a.k.a. Star Wars Canon for Kids
Spoiler Warning: This articles contains spoilers for Servants of the Empire, Adventures in Wild Space, Finn’s Story, Rey’s Story, Leia and the Great Island Escape, and Luke and the Lost Jedi Temple.
If you follow the release of Star Wars canon media, you are undoubtedly familiar with the Marvel comic series, the major novels (i.e. Aftermath, Catalyst, etc.), and the more popular young adult books (i.e. Lost Stars, Ahoska), but there is a “class” of material you may be less familiar with. I always find myself, being somewhat of a canon completionist, wondering if books for “children” are worth investing in, and for the many of the releases, they tend to retell iconic scenes from the films, prepping the younger readers to be absorbed into the larger Star Wars universe. However, here are a few of the stories that have deep ties into the canon that you don’t want to miss!
Servants of the Empire by Jason Fry
Servants of the Empire is a four book series (Edge of the Galaxy, Rebel in the Ranks, Imperial Justice, and The Secret Academy) that follows Zare Leonis. If you are thinking that name sounds familiar, then you might remember his appearance on season one of Star Wars Rebels (episodes “Breaking Ranks” and “Vision of Hope”). Yet, there was always something much more to him than met the eye, as he seemed to have another mission… a personal mission… he was pursuing.
This story plays out in Servants of the Empire. From his acceptance into the Imperial Academy on Lothal in book one, to his training in book two, where he met “Dev Morgan,” the alias used by Ezra Bridger in the episode “Breaking Ranks.” The story of that episode plays out from Zare’s point of view in book two, giving us some great backstory and then what happens to Zare afterwards. In book three, we see Zare discover the secret academy on Arkanis and try to get himself reassigned there, while also showing us his perspective of the events of Star Wars Rebels “Vision of Hope.” And lastly, book four which takes us to Arkanis and the mission to rescue Zare’s sister.
Seems like a simple enough story, but there are some interesting intersections with the Star Wars canon. Zare’s sister Dhara was force sensitive, and it was the Grand Inquisitor that had much to do with the way the story played out. We also go to see Zare find out about the Grand Inquisitor’s death. However, perhaps the most significant canon connection here is the secret class of cadets at Arkanis, a class that was established by Commandant Brendol Hux, the father of General Armitage Hux from The Force Awakens. This was the beginnings of the philosophy that built the First Order Stormtrooper force thirty years later. While the actions of the Ghosts crew to help Zare rescue Dhara may have slowed down this operation, Arkanis was mentioned in Lost Stars, Aftermath: Life Debt and Bloodline, and became an important, yet divisive, planet in the New Republic.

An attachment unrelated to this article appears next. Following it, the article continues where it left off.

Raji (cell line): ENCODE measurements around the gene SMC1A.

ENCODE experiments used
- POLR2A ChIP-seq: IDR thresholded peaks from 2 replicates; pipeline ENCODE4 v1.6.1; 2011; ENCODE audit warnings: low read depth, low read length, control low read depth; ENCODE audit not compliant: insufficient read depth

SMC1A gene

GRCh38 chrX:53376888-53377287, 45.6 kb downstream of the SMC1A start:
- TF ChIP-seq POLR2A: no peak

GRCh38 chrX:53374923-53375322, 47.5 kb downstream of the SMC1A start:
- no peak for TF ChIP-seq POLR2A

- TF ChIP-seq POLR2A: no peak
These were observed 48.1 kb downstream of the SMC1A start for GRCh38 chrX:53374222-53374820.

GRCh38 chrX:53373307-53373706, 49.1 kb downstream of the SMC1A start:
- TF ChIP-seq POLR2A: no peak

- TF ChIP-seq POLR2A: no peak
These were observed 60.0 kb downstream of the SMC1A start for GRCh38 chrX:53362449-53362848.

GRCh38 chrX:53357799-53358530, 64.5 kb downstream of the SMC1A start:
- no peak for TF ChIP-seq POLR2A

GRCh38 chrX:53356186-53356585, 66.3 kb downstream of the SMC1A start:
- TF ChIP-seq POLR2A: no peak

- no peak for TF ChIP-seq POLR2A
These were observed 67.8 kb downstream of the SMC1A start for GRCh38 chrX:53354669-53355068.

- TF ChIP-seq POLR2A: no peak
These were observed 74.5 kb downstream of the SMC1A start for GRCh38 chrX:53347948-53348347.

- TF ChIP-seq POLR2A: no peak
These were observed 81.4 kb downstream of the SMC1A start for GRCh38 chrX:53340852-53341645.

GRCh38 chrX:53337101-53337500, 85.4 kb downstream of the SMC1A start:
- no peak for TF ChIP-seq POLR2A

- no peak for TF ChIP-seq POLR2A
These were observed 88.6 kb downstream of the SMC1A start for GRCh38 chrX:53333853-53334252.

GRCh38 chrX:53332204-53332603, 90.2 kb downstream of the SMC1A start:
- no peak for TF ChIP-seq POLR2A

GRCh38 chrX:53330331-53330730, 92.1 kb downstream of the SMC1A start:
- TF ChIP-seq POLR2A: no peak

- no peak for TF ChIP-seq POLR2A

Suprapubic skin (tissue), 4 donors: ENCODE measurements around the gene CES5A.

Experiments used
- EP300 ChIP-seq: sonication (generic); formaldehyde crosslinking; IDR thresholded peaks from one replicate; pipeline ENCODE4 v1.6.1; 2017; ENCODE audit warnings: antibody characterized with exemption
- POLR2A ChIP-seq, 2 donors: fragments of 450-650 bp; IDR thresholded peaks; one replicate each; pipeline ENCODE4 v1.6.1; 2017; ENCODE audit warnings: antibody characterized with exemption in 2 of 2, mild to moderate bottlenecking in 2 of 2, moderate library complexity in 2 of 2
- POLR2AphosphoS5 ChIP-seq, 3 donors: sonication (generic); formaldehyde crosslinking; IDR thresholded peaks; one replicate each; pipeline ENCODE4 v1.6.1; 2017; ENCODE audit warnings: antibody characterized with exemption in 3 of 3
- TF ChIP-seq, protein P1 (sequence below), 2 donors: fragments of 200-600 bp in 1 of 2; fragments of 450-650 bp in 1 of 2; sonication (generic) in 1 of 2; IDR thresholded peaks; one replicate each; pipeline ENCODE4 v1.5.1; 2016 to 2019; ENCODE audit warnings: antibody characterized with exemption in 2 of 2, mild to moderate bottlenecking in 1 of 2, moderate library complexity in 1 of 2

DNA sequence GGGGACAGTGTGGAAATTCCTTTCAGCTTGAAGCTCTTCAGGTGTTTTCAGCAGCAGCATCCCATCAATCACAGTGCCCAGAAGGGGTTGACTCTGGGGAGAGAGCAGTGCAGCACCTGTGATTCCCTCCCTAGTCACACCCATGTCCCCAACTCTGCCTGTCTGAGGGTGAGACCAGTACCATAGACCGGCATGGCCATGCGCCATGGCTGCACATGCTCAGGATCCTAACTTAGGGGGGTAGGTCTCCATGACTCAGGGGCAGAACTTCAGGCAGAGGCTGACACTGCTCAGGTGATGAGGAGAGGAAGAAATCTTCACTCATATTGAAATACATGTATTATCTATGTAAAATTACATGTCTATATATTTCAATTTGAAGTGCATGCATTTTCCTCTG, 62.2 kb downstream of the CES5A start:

Leia and the Great Island Escape and Luke and the Lost Jedi Temple by Jason Fry
I wont spend too much time on these two books, and their companions Poe and the Missing Ship and Han and the Rebel Rescue. While these stories are not “original” per se, they are based on original Star Wars canon stories that were written for an older audience. Leia and the Great Island Escape was adapted by Jason Fry from Moving Target by Cecil Castellucci and Jason Fry. It covers a portion of that story discussing how Leia was trying to lead the Empire away from the Rebellion. Luke and the Lost Jedi Temple was adapted by Jason Fry from his novel Weapon of a Jedi, covering his discovery of a Jedi Temple and some early lightsaber training.